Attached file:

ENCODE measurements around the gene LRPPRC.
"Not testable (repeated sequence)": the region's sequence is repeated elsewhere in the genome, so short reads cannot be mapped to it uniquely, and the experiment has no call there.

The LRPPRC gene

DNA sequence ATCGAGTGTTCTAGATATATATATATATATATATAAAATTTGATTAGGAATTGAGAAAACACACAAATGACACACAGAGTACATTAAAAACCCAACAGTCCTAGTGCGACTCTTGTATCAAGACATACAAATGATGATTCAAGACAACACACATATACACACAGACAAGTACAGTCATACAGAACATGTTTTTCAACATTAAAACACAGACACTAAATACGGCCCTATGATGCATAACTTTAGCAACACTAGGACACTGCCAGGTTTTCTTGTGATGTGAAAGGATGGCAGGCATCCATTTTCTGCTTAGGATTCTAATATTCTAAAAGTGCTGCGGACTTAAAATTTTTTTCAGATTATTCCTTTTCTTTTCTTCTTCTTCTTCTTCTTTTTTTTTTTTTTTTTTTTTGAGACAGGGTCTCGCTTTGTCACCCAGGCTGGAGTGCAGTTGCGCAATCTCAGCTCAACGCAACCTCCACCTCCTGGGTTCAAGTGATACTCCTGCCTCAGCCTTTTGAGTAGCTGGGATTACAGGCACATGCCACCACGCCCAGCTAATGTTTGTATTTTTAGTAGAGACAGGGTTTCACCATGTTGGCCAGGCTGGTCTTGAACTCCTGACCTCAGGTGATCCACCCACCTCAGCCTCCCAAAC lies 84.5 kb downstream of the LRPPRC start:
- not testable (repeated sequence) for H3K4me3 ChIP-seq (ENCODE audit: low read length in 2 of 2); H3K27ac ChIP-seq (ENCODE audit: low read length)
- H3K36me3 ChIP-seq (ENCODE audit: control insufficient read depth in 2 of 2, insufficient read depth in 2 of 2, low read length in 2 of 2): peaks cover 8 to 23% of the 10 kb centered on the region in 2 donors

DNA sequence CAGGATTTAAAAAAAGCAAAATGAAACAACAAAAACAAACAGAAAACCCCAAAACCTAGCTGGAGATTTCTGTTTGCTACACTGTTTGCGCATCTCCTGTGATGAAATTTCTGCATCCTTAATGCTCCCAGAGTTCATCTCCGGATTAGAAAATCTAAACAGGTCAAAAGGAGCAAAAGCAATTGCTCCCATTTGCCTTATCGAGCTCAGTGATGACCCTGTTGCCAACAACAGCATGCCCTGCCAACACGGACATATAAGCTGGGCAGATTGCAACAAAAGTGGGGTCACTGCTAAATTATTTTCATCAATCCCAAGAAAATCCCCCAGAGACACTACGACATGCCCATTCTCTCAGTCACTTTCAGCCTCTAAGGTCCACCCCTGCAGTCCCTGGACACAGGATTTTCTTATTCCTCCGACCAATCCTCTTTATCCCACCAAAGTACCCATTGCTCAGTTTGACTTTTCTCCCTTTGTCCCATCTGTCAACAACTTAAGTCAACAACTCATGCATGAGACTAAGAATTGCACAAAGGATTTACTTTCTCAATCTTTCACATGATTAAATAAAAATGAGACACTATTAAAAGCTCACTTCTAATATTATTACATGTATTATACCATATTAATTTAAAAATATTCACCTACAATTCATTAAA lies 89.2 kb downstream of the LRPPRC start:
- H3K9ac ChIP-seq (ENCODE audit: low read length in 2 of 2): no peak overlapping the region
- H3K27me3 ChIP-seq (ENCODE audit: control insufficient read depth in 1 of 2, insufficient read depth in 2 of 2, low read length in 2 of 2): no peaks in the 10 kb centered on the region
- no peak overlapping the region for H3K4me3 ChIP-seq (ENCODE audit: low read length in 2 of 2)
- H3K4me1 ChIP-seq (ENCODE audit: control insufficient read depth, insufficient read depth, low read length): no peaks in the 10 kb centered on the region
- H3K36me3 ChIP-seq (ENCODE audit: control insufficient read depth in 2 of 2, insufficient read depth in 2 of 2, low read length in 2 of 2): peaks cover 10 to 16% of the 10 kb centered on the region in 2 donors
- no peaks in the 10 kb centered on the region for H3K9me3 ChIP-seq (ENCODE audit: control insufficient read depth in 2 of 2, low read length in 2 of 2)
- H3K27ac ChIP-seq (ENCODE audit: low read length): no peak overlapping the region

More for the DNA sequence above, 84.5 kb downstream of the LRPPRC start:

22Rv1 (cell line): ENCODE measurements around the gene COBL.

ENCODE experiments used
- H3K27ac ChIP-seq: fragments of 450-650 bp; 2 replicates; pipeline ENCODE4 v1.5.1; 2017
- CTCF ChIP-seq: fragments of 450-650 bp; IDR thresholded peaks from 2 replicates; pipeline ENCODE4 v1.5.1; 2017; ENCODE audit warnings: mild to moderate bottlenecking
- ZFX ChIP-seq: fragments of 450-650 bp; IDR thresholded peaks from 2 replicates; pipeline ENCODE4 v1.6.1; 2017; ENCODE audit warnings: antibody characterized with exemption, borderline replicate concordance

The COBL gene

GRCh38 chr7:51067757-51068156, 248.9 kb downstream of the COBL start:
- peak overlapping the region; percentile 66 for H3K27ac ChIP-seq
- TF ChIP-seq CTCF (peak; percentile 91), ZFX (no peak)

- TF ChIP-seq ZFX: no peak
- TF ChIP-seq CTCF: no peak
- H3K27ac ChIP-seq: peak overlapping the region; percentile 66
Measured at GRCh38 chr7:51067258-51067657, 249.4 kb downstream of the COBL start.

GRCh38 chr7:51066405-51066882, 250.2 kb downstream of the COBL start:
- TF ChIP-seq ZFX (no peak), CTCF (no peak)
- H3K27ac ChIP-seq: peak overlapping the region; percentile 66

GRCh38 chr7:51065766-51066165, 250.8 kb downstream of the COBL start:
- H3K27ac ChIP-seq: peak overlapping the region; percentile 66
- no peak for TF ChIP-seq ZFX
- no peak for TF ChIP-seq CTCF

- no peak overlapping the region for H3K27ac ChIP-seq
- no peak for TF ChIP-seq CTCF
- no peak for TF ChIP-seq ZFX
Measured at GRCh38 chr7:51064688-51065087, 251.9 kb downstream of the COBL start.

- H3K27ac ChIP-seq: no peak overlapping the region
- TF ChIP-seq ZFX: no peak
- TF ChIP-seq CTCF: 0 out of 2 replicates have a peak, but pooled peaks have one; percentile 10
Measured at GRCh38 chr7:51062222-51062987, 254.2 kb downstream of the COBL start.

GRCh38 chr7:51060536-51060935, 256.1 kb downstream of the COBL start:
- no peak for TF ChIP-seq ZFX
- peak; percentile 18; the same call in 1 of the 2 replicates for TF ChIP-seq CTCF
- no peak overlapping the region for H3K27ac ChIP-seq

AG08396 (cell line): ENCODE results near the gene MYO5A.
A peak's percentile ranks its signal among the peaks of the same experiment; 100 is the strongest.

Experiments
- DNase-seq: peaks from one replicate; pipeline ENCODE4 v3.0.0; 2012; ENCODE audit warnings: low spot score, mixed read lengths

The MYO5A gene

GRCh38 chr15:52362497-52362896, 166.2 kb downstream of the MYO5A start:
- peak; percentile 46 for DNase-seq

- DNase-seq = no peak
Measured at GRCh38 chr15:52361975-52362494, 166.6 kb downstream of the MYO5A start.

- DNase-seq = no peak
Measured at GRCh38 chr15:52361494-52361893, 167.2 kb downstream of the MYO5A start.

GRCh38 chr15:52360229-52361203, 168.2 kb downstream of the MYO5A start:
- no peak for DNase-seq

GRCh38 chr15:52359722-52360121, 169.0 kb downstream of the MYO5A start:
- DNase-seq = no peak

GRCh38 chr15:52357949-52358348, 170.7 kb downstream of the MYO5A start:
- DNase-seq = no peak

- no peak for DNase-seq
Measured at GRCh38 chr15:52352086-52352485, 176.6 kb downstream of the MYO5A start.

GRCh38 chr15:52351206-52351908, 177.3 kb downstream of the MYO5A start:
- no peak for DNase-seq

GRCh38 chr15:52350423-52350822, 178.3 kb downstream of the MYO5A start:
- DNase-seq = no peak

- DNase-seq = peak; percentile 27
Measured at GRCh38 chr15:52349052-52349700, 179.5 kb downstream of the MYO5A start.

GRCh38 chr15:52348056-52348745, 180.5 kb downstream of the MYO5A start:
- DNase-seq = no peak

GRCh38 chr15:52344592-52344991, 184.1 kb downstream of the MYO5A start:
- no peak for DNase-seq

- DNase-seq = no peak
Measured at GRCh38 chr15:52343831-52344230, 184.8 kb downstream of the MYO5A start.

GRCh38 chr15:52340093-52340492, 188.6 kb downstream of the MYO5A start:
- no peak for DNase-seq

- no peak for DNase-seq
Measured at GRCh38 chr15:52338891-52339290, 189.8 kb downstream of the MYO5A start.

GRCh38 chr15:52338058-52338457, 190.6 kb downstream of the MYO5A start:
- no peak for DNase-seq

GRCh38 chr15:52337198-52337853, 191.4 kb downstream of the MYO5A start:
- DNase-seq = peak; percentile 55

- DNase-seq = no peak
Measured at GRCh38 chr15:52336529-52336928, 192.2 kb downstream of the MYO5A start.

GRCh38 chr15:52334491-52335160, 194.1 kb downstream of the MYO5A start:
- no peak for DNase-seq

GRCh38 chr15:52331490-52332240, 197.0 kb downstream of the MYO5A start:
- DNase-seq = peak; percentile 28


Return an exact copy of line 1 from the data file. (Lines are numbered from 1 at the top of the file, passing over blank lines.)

ENCODE measurements around the gene LRPPRC.